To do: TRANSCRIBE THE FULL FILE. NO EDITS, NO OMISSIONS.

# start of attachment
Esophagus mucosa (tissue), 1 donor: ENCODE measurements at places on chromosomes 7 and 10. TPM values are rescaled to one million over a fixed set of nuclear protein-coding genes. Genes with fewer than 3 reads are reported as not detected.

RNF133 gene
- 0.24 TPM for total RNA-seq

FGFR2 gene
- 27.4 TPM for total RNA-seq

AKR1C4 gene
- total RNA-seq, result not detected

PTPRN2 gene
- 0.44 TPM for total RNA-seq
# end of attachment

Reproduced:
Esophagus mucosa (tissue), 1 donor: ENCODE measurements at places on chromosomes 7 and 10. TPM values are rescaled to one million over a fixed set of nuclear protein-coding genes. Genes with fewer than 3 reads are reported as not detected.

RNF133 gene
- 0.24 TPM for total RNA-seq

FGFR2 gene
- 27.4 TPM for total RNA-seq

AKR1C4 gene
- total RNA-seq, result not detected

PTPRN2 gene
- 0.44 TPM for total RNA-seq